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Capital Report


January 2016 Issue

Historic Agreement
At COP21 Paris

A historic agreement to combat climate change and unleash actions and investment towards a low-carbon, resilient and sustainable future was agreed by 195 nations in Paris during the COP21 Climate Change Conference.

The universal agreement’s main aim is to keep a global temperature rise this century well below 2° C and to drive efforts to limit the temperature increase even further to 1.5° C above pre-industrial levels.

The Paris Agreement and the outcomes of COP21 cover: mitigation, or reducing emissions fast enough to achieve the temperature goal; a transparency system and global stock-take, or accounting for climate action; adaptation, or strengthening the ability of countries to deal with climate impacts; loss and damage, or strengthening the ability to recover from climate impacts; and support, including finance, for nations to build clean, resilient futures.

The Paris Agreement will be deposited at the UN in New York and be opened for one year for signature on April 22, 2016, Earth Day. The agreement will enter into force after 55 countries that account for at least 55 percent of global emissions have deposited their instruments of ratification.

Support for Fiscal 2016
Omnibus Bill

In reviewing the $1.15 trillion amount in the U.S. House-Senate conference agreement released for the fiscal 2016 omnibus appropriations bill (H.R. 2029), the American Association of Port Authorities (AAPA) noted that there are significant funds to enhance U.S. port infrastructure. The largest increases are for the U.S. Army Corps of Engineers’ Coastal Navigation Program and the Environmental Protection Agency’s Diesel Emissions Reduction Act (DERA) grants program.

The agreement also includes level funding for the U.S. Department of Transportation’s Transportation Investments Generating Economic Recovery (TIGER) grants program and the Department of Homeland Security’s (DHS) Port Security Grants Program.

There is $2.6 billion for Corps coastal navigation projects and studies, as well as $1.2 billion from the Harbor Maintenance Trust Fund, a 7.1 percent increase over the $1.12 billion approved last year by Congress and significantly more than the president’s fiscal 2016 budget request of $915 million.

DERA grants, which help U.S. ports reduce air emissions from their operations, will increase by two-thirds to $50 million (from $30 million), while TIGER discretionary grants and DHS port security grants will stay the same as last year, at $500 million and $100 million, respectively.

The omnibus bill also includes language that will lift the crude oil export ban.

Furthermore, the bill funds U.S. science-related agencies. “The bill positions critical agencies such as NASA, NOAA, NSF and USGS to recover from the debilitating impacts of years of underfunding,” according to American Geophysical Union (AGU) Executive Director/CEO Christine McEntee.

The bill also includes a new dedicated fund for ocean research and security, and leaves the door open to discretionary funding for the Green Climate Fund committed to in the Paris Agreement resulting from COP21.

NJ Legislation on
Boat, Vessel Taxes

New Jersey Governor Chris Christie signed legislation that will provide for boats and vessels a partial exemption from sales and use tax; a maximum amount of sales and use tax that may be imposed; and a 30-day grace period for use-tax imposition.

The New Jersey Office of Legislative Services estimated that for the first few years New Jersey will lose $8 million to $12.3 million per year in revenue from the 50 percent partial exemption. New Jersey will also lose revenue from the other provisions of the legislation, but it is unclear as to the total amount of loss.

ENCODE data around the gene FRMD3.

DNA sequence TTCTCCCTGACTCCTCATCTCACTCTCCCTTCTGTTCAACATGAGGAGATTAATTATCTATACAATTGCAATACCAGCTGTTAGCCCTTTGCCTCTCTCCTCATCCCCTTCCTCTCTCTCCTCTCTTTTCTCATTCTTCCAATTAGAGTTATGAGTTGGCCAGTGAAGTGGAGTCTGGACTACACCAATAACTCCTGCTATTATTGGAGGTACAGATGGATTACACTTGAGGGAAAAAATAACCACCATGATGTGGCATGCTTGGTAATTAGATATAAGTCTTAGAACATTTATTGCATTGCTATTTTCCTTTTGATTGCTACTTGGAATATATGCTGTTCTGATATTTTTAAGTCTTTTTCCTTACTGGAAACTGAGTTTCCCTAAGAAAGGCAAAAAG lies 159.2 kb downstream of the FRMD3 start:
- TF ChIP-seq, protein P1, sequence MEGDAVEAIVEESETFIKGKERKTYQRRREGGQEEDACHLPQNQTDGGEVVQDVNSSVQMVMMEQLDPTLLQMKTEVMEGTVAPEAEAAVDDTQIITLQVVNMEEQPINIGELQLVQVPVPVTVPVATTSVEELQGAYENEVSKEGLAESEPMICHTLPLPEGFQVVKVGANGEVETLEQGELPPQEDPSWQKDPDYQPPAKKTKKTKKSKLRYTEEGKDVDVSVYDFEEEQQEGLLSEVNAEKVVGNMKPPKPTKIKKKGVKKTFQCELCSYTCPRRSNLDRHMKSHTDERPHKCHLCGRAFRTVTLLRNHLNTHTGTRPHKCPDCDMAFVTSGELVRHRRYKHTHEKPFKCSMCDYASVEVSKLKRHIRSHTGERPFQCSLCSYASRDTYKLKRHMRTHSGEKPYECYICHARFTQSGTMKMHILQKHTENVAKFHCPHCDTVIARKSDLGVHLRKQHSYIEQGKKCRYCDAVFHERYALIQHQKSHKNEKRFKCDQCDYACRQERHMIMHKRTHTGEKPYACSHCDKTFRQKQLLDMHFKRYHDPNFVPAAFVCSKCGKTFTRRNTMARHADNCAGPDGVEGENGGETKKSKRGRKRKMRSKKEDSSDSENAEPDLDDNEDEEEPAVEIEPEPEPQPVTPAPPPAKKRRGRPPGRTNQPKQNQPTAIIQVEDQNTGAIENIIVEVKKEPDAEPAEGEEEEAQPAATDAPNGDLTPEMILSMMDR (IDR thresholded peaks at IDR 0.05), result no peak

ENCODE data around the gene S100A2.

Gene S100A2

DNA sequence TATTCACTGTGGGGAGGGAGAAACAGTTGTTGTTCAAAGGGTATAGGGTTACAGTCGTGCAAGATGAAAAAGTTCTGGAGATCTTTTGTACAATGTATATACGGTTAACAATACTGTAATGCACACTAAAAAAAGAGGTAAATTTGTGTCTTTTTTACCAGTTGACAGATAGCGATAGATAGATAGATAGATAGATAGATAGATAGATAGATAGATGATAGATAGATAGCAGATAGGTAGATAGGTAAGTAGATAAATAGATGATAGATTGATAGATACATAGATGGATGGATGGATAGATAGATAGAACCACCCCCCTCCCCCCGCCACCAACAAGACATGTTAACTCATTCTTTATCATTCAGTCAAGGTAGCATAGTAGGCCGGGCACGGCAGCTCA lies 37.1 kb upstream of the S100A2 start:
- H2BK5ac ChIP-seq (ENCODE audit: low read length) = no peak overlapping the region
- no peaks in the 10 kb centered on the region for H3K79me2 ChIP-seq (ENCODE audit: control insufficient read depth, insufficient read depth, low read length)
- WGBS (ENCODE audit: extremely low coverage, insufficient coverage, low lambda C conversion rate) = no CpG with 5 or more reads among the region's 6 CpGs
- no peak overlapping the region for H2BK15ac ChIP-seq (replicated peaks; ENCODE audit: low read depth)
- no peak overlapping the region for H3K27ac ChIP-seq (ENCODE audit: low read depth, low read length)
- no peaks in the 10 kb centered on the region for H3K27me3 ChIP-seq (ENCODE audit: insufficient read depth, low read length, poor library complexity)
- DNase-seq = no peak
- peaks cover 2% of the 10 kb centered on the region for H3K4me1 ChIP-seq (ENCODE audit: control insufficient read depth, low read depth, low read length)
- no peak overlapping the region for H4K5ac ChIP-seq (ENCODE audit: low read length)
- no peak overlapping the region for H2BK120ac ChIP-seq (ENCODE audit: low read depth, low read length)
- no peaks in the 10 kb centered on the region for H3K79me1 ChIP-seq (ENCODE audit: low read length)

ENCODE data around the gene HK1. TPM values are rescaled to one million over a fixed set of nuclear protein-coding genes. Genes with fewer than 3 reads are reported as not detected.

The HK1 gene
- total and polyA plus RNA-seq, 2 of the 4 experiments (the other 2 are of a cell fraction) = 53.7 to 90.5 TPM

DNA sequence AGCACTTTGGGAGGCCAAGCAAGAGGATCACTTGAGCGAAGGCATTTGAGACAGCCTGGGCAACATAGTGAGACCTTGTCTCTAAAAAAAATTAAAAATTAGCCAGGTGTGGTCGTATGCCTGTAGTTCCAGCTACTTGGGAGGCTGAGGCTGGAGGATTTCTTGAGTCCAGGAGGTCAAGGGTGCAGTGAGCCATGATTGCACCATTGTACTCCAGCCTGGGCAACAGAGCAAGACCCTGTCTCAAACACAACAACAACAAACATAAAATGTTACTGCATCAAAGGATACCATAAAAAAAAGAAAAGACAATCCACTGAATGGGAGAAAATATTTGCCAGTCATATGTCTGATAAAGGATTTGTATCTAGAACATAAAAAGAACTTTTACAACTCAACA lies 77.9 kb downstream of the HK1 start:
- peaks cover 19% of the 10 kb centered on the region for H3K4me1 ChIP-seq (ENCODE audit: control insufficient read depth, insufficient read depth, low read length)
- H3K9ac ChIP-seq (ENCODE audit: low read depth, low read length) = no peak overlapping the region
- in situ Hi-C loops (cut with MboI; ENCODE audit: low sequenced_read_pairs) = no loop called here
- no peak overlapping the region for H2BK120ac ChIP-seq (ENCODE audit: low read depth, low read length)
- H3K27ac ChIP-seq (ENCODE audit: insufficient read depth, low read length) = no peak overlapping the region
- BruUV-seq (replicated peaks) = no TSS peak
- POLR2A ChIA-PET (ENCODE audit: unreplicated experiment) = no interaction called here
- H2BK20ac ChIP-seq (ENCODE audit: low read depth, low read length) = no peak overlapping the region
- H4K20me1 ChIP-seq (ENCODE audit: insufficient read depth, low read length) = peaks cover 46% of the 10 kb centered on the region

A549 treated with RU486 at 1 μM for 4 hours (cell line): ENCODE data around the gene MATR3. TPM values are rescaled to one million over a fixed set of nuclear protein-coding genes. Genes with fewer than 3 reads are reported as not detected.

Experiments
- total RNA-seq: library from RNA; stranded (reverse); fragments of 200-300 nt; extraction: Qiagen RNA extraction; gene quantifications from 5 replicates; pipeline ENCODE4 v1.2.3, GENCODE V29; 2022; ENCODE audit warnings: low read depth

Offshore Wind Proposal
For Long Island

Deepwater Wind is proposing an innovative new approach to meet the growing energy need on Long Island’s South Fork with a new offshore wind farm and two new battery energy storage systems, NOIA reported. Deepwater Wind is proposing to supply capacity and renewable energy from the 90-MW, 15-turbine Deepwater ONE – South Fork project.

Construction could begin as early as 2019, with commercial operations by 2022.

Deepwater Wind won the 30-year lease to develop the Deepwater ONE project in BOEM’s lease auction held July 2013.

Hearing on Weather
Satellite Programs

The U.S. House Science, Space, and Technology Committee held a joint Subcommittee on Environment and Subcommittee on Oversight hearing to get updates on NOAA weather satellite programs, the Joint Polar Satellite System (JPSS) and the Geostationary Orbiting Environmental Satellite (GOES) system. These systems include the nation’s satellites that identify and track weather affecting the Western Hemisphere, including severe weather such as hurricanes and tornadoes.

The launch date for the next-generation GOES satellites, GOES-R, will be delayed until October 2016, seven months later than previously scheduled. The launch delay leaves the active systems at risk of failure without proper emergency backup structures.

US House Act
Authorizes Coast Guard

The U.S. House of Representatives unanimously approved the Coast Guard Authorization Act of 2015 (H.R. 4188), authorizing the Coast Guard and Federal Maritime Commission through fiscal year 2017 and including provisions to improve Coast Guard mission effectiveness, help modernize the service’s aging vessels and other assets, and reform U.S. maritime transportation laws. This bipartisan bill will help with the effort to strengthen and recapitalize a new fleet of polar icebreakers to make the U.S. ready for Arctic operations. It will also preserve remaining LORAN-C infrastructure that could serve as the basis for a land-based, low-frequency backup to the GPS satellite signal.


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